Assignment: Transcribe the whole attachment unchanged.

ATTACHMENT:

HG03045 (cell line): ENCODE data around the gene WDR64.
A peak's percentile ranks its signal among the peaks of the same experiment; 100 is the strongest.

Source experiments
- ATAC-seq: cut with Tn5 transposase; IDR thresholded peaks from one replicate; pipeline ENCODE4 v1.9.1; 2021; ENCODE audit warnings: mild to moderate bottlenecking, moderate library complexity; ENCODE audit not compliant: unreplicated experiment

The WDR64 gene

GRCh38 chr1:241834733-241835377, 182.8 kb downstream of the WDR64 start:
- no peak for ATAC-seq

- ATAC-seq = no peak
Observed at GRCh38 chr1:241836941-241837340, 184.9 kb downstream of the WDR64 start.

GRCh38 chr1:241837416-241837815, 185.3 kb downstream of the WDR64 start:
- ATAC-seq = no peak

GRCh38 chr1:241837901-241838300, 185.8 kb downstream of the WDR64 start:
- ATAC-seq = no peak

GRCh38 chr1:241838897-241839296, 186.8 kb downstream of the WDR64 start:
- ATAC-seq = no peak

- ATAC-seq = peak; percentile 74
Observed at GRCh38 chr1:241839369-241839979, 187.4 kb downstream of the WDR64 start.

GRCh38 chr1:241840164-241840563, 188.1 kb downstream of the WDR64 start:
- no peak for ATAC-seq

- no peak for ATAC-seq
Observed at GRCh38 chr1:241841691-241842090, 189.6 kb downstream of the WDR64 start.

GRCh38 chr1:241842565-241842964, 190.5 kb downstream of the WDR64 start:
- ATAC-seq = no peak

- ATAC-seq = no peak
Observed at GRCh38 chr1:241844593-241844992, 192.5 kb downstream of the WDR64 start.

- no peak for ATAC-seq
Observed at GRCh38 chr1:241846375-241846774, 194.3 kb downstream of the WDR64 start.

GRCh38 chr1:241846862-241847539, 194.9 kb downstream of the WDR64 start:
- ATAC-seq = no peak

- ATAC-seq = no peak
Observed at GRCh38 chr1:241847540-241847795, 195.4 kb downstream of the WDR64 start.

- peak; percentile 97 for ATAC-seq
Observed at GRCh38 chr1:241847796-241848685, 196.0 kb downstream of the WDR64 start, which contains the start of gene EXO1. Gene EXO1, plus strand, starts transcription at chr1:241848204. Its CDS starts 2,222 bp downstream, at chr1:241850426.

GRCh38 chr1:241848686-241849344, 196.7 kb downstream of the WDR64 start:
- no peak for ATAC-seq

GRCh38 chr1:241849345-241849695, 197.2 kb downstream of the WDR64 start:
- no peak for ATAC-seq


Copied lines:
HG03045 (cell line): ENCODE data around the gene WDR64.
A peak's percentile ranks its signal among the peaks of the same experiment; 100 is the strongest.

Source experiments
- ATAC-seq: cut with Tn5 transposase; IDR thresholded peaks from one replicate; pipeline ENCODE4 v1.9.1; 2021; ENCODE audit warnings: mild to moderate bottlenecking, moderate library complexity; ENCODE audit not compliant: unreplicated experiment

The WDR64 gene

GRCh38 chr1:241834733-241835377, 182.8 kb downstream of the WDR64 start:
- no peak for ATAC-seq

- ATAC-seq = no peak
Observed at GRCh38 chr1:241836941-241837340, 184.9 kb downstream of the WDR64 start.

GRCh38 chr1:241837416-241837815, 185.3 kb downstream of the WDR64 start:
- ATAC-seq = no peak

GRCh38 chr1:241837901-241838300, 185.8 kb downstream of the WDR64 start:
- ATAC-seq = no peak

GRCh38 chr1:241838897-241839296, 186.8 kb downstream of the WDR64 start:
- ATAC-seq = no peak

- ATAC-seq = peak; percentile 74
Observed at GRCh38 chr1:241839369-241839979, 187.4 kb downstream of the WDR64 start.

GRCh38 chr1:241840164-241840563, 188.1 kb downstream of the WDR64 start:
- no peak for ATAC-seq

- no peak for ATAC-seq
Observed at GRCh38 chr1:241841691-241842090, 189.6 kb downstream of the WDR64 start.

GRCh38 chr1:241842565-241842964, 190.5 kb downstream of the WDR64 start:
- ATAC-seq = no peak

- ATAC-seq = no peak
Observed at GRCh38 chr1:241844593-241844992, 192.5 kb downstream of the WDR64 start.

- no peak for ATAC-seq
Observed at GRCh38 chr1:241846375-241846774, 194.3 kb downstream of the WDR64 start.

GRCh38 chr1:241846862-241847539, 194.9 kb downstream of the WDR64 start:
- ATAC-seq = no peak

- ATAC-seq = no peak
Observed at GRCh38 chr1:241847540-241847795, 195.4 kb downstream of the WDR64 start.

- peak; percentile 97 for ATAC-seq
Observed at GRCh38 chr1:241847796-241848685, 196.0 kb downstream of the WDR64 start, which contains the start of gene EXO1. Gene EXO1, plus strand, starts transcription at chr1:241848204. Its CDS starts 2,222 bp downstream, at chr1:241850426.

GRCh38 chr1:241848686-241849344, 196.7 kb downstream of the WDR64 start:
- no peak for ATAC-seq

GRCh38 chr1:241849345-241849695, 197.2 kb downstream of the WDR64 start:
- no peak for ATAC-seq